Can GPL be enforced in China?

Summary:The question of the enforceability of the GPL came into question during a presentation by Taiwen Jiang, the XOOPS maintainer. XOOPS is basically a home grown China, well actually Asian, open source system.

The question of the enforceability of the GPL came into question during a presentation by Taiwen Jiang, the XOOPS maintainer. XOOPS is basically a home grown China, well actually Asian, open source system. Recently, XOOPS has picked up a champion to help them grow their community and breach the commercial side of development.

I highly recommend you go through the presentation that I have linked above for a more thorough understanding of this--and, mainly, theChinese open source community. The XOOPS project gives some very interesting insights into some of the challenges the open source community faces in China, namely, recognition of the GPL. Taiwen Jiang had mentioned that in exploring the legal recognition of GPL in China is at best a grey area, but at most unrecognized due to limited government regulations and confusion of whether or not GPL requires copyright since it is interpreted as free.

However, taking this into account, what does this GPL dilemma mean to the IP rights of the open source community as a whole? Firstly, this is a pretty good reason for why there are not more contributions being made to the community, from China, as obviously, many small companies, and perhaps larger OEMs are too involved in profiting from the Community and not building it up. A bit of a 'Commons' dilemma if you ask me.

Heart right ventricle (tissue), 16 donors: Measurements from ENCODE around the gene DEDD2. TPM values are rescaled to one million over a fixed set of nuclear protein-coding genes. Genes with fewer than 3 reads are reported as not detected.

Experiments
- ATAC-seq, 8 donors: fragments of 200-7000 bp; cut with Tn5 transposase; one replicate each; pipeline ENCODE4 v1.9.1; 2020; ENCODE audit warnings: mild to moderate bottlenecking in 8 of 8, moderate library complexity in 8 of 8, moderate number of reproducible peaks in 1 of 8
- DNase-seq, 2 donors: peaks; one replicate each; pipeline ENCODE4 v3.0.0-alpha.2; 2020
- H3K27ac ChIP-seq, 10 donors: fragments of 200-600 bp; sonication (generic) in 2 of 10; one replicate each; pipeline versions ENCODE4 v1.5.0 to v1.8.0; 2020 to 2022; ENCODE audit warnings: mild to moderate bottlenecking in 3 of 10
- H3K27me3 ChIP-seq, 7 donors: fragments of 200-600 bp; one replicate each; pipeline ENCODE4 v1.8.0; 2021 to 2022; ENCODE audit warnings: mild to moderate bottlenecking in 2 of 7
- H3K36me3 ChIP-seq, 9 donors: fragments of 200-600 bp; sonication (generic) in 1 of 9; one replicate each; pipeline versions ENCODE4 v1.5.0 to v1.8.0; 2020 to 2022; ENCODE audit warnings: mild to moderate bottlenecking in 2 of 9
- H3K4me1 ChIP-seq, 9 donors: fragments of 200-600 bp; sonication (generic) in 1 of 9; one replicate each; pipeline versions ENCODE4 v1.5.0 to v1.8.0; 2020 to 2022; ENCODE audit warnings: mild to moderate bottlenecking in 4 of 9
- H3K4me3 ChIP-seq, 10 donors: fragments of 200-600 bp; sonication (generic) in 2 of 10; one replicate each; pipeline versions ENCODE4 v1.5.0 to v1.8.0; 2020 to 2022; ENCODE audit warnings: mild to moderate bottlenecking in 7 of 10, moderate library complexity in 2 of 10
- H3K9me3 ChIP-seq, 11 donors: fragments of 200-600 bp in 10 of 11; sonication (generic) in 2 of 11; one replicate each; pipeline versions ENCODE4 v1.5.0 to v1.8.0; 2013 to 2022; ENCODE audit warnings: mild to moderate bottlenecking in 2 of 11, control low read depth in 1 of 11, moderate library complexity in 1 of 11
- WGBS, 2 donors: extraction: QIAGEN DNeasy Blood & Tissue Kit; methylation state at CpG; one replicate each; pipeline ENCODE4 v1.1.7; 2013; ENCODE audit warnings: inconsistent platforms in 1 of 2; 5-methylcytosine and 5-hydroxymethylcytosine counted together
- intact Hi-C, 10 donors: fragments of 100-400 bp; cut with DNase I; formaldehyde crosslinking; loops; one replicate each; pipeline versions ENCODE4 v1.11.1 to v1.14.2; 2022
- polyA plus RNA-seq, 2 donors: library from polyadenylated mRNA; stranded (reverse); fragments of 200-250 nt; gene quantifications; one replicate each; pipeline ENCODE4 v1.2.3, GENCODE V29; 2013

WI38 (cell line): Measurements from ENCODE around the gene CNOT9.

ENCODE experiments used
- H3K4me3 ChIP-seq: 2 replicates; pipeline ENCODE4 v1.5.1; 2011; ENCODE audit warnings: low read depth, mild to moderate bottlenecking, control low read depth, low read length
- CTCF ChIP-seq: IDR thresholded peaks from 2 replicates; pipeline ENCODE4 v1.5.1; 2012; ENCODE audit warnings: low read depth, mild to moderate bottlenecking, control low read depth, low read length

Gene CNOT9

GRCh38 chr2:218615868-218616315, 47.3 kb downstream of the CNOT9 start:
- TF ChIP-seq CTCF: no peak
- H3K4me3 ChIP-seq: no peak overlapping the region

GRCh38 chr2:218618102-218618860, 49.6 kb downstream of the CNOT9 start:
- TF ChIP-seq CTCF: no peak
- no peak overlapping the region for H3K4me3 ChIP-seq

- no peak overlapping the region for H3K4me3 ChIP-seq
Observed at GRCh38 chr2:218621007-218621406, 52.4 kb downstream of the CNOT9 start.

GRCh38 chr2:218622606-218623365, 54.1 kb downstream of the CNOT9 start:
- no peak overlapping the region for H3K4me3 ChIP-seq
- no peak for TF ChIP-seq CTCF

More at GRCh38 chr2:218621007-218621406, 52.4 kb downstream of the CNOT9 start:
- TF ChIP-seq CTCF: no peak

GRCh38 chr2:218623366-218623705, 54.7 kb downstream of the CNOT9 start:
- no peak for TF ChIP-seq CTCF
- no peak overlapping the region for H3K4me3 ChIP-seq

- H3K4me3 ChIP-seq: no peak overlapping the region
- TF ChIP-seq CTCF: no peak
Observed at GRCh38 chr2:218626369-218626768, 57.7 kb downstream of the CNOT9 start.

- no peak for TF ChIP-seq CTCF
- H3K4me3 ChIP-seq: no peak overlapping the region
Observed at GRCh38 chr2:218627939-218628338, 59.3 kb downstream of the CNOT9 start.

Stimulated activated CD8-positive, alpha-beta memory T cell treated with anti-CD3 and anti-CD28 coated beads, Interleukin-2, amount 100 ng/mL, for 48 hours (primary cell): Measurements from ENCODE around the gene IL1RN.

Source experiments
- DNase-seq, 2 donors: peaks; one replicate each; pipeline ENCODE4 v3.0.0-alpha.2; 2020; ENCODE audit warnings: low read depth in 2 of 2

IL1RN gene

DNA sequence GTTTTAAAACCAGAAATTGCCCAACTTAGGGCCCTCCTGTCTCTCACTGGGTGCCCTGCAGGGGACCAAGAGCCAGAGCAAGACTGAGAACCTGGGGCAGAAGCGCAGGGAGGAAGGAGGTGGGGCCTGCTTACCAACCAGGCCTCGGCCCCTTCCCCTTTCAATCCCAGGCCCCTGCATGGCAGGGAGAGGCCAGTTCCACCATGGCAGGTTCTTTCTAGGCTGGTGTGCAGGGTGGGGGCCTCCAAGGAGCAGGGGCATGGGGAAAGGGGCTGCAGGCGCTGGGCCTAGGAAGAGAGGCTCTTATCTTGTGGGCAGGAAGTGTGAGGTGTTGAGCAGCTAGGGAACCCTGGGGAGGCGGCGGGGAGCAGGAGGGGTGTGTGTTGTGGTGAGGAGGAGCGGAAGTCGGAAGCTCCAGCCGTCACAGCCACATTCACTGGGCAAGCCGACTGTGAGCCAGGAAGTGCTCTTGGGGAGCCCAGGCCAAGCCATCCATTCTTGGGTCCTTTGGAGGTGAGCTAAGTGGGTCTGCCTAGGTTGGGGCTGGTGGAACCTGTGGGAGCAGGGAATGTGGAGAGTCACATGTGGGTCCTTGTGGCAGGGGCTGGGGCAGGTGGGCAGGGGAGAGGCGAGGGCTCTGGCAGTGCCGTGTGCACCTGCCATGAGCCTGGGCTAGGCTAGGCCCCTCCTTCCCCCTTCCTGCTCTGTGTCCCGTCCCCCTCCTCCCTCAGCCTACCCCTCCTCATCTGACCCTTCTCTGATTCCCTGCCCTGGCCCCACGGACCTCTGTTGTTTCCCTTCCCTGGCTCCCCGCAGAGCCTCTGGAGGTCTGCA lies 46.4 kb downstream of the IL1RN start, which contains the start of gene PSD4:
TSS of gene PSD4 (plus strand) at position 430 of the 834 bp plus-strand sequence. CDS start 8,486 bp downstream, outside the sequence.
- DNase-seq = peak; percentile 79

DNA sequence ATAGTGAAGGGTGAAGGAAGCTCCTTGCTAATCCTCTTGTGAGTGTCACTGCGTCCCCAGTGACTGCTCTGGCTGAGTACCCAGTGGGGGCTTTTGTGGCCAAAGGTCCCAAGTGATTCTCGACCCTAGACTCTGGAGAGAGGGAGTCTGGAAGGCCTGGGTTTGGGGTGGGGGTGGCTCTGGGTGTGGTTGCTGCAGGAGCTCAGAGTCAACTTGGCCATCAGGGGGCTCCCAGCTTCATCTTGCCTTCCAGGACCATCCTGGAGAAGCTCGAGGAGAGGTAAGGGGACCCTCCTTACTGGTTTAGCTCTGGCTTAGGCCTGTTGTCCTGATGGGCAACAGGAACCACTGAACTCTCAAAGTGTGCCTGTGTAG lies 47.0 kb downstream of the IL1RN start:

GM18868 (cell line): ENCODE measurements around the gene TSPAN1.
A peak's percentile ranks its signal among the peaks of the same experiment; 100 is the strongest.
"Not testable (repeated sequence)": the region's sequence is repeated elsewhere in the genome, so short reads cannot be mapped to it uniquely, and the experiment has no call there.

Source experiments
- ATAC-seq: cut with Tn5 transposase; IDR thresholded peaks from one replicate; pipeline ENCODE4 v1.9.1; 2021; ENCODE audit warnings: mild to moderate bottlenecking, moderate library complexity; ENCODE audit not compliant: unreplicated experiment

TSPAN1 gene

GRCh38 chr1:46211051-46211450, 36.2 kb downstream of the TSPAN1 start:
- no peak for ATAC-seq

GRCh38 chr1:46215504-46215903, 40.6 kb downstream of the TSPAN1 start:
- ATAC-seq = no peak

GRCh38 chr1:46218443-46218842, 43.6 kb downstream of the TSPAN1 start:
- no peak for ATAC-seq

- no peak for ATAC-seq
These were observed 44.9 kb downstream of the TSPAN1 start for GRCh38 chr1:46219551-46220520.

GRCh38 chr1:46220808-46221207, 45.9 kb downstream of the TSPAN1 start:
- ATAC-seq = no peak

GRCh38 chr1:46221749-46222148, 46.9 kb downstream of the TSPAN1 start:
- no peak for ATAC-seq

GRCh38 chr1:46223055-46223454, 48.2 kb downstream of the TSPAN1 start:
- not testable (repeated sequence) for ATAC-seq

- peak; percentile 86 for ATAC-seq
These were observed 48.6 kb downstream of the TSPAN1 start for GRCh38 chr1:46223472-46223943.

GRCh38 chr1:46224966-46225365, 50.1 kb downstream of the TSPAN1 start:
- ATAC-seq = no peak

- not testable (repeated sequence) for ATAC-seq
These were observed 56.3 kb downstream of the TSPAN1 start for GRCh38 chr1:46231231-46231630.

Secondly, Taiwan Jiang made an interesting argument, that if legal recognition is not going to be given to those that have contributed their time to the betterment of the community then why should they contribute at all. Obviously, recognition is not the main reason for why developers open source their work, though there is some vanity in it. But, if the bulk of the benefactors of a project are taking and not giving back, then the project is more likely to die, as is the case of many projects in China.

Chinese officials have a long way to go to understand what "free" means. Until they do, developers in China are going to find a better way to cooperate and ensure the longevity of their projects. XOOPS is managing to stay alive and grow, but there are some commercial interests behind them.

Topics: Software, Open Source, Operating Systems

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